Conservative and Palliative Care in Old Age Individuals with End-Stage Renal Disease
In developed countries, trends in adjusted end-stage renal disease incidence rate are displaying a rising trend, particularly in the older age group. These trends pose major challenges to healthcare systems, given the greater healthcare utilization by and more comorbid conditions among elderly adults. Older patients with kidney disease face both a shortened life expectancy and a high symptom burden. They will benefit from early supportive care interventions. The goal of supportive care is to relieve suffering and to support the best possible quality of life for patients and their families, regardless of their stage of disease or the need for other therapies, in accordance with their values and preferences. Developing a patient-centered approach, with a patient-centered care plan, which includes conservative, nondialytic care, is increasingly recognized as an important issue when caring for advanced chronic kidney disease patients, in particular those who are elder and with multiple comorbidities. When treating these patients, unavoidably, ethical issues arise. Current clinical practice guidelines consider some of them, but there is a lack of comprehensive information about the full range of relevant ethical issues in this condition. Palliative care is sometimes referred to as supportive care; its goal is always to achieve the best possible quality of life by controlling symptoms, relieving pain, and restoring functional capacity while respecting the patients personal, cultural, and spiritual beliefs and practices.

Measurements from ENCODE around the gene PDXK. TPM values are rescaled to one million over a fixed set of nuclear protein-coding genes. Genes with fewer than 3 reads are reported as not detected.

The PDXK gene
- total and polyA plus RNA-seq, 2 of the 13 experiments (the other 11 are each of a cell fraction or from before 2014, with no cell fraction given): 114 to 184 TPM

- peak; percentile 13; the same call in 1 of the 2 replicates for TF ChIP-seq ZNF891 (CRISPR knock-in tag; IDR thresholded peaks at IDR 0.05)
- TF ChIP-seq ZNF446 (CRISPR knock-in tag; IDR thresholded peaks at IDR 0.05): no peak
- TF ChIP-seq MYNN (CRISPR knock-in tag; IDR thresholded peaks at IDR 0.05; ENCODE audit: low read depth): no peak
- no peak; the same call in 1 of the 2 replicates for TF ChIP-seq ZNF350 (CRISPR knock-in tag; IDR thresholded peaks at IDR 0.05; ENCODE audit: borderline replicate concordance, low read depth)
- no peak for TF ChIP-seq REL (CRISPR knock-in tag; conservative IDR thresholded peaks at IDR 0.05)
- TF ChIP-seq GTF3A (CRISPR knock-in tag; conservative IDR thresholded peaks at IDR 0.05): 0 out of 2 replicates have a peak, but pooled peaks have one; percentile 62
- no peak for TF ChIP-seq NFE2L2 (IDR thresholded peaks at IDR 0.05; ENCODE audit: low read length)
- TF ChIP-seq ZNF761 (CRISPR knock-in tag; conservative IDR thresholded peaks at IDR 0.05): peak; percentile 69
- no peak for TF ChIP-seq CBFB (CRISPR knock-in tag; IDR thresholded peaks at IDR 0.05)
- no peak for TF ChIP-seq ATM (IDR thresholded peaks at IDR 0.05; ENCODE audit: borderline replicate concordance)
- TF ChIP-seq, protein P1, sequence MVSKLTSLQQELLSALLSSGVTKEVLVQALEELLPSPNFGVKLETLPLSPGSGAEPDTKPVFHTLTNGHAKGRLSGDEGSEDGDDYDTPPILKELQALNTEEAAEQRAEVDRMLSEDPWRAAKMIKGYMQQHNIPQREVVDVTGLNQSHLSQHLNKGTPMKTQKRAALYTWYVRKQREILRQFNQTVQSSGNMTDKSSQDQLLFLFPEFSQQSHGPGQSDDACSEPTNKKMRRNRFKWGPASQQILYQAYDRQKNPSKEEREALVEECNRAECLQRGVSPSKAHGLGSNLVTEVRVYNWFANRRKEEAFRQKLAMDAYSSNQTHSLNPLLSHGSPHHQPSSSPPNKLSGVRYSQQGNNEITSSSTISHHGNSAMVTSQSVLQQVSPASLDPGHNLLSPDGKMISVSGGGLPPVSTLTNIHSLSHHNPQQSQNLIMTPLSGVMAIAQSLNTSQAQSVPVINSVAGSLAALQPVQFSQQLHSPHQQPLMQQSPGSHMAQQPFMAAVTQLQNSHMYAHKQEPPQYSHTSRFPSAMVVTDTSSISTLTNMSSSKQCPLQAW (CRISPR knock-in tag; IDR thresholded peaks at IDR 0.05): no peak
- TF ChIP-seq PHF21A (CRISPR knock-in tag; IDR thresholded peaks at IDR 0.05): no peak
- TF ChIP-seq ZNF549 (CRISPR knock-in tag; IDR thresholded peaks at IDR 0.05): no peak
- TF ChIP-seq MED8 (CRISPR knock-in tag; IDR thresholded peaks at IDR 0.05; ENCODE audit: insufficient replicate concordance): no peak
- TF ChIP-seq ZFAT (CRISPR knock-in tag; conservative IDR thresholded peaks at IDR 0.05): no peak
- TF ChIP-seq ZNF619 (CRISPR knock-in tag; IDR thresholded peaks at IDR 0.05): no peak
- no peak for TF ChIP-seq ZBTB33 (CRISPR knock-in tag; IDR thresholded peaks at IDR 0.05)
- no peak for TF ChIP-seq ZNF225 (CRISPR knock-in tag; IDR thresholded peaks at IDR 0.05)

KeywordsPalliative care Conservative and supportive care End-stage renal disease care Advance directives Person-centered care
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